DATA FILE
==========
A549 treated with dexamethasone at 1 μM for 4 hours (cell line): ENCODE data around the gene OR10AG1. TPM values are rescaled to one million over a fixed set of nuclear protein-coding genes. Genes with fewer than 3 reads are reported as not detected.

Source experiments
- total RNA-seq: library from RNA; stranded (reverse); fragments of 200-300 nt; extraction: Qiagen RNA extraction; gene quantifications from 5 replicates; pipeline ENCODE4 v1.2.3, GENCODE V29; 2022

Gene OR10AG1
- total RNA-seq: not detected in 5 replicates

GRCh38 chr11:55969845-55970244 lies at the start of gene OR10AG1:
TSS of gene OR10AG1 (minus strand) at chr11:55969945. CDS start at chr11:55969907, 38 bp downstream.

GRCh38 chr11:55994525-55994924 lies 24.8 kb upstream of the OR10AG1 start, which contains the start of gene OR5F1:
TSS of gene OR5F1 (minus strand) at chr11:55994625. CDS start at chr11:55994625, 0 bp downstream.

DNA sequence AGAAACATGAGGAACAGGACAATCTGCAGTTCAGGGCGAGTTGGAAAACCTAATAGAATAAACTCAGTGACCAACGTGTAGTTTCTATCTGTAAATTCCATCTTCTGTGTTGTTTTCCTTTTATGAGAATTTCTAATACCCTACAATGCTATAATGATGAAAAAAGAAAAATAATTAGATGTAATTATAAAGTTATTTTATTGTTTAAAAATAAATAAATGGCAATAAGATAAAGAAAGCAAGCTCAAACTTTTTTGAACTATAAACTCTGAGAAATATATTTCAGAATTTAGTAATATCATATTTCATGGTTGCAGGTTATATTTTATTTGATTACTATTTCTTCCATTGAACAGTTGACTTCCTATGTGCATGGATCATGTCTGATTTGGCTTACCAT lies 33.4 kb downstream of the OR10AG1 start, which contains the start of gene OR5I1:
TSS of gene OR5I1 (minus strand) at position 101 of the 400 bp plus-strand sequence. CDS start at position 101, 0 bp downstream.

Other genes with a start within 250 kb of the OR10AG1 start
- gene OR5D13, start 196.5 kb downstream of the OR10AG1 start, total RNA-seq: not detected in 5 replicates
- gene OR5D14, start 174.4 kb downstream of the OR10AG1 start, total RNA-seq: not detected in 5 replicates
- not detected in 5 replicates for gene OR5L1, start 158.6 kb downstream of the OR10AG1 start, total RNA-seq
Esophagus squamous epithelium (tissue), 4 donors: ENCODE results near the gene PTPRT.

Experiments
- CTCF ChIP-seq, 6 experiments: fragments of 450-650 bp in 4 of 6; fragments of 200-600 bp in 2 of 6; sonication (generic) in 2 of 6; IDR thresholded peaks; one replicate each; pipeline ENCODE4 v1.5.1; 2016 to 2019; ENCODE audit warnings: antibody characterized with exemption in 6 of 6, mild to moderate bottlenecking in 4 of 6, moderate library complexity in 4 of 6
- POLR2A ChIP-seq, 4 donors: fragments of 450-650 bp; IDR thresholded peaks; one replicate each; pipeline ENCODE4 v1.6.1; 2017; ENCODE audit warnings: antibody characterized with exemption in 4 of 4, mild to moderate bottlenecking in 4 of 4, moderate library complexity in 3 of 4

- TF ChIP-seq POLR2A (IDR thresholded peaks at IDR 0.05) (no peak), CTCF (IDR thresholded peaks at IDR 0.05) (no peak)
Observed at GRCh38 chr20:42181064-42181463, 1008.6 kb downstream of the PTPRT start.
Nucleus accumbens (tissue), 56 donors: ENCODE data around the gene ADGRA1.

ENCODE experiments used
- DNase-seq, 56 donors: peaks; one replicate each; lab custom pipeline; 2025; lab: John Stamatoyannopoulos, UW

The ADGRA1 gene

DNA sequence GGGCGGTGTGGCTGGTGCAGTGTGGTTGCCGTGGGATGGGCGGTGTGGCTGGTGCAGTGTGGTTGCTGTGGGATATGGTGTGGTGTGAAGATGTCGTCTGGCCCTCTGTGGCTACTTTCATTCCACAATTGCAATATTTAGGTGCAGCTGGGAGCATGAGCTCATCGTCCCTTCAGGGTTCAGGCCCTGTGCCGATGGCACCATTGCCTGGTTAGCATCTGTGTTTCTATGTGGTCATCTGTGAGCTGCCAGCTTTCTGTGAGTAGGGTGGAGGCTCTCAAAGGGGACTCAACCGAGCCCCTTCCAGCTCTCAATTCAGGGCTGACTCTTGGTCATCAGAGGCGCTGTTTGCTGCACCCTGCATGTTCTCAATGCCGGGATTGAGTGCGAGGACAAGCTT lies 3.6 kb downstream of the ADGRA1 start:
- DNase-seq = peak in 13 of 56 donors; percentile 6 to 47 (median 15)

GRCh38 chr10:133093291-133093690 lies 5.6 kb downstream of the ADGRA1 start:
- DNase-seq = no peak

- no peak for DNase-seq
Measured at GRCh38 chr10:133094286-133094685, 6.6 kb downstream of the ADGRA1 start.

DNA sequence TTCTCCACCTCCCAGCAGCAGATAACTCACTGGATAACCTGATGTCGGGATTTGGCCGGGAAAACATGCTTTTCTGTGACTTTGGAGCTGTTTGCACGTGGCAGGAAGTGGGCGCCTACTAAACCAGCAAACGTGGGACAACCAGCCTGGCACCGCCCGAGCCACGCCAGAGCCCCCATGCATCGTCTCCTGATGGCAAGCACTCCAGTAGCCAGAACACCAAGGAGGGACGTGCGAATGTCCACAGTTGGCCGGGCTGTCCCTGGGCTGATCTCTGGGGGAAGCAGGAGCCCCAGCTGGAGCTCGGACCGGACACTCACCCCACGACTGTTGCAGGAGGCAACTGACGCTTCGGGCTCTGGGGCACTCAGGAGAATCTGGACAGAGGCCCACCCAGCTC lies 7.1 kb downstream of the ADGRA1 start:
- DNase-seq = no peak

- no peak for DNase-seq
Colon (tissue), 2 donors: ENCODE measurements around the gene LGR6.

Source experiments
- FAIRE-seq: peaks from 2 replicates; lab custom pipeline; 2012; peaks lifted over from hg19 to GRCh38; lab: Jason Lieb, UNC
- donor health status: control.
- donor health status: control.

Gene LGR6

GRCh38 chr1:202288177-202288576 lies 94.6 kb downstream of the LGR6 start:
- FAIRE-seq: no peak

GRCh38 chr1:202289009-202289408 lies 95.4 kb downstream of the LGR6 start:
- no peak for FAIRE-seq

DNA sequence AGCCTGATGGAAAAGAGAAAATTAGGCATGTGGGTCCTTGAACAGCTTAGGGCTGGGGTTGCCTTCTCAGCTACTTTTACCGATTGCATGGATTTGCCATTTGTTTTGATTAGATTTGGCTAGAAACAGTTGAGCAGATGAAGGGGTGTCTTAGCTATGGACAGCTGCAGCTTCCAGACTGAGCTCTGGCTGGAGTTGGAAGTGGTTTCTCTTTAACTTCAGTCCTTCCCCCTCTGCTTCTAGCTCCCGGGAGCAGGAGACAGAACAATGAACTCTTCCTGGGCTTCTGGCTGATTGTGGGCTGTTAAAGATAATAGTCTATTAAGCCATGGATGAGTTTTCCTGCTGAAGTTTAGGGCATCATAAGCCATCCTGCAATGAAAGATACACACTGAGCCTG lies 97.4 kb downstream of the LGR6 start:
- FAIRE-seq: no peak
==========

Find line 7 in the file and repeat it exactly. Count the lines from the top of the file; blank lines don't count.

TSS of gene OR10AG1 (minus strand) at chr11:55969945. CDS start at chr11:55969907, 38 bp downstream.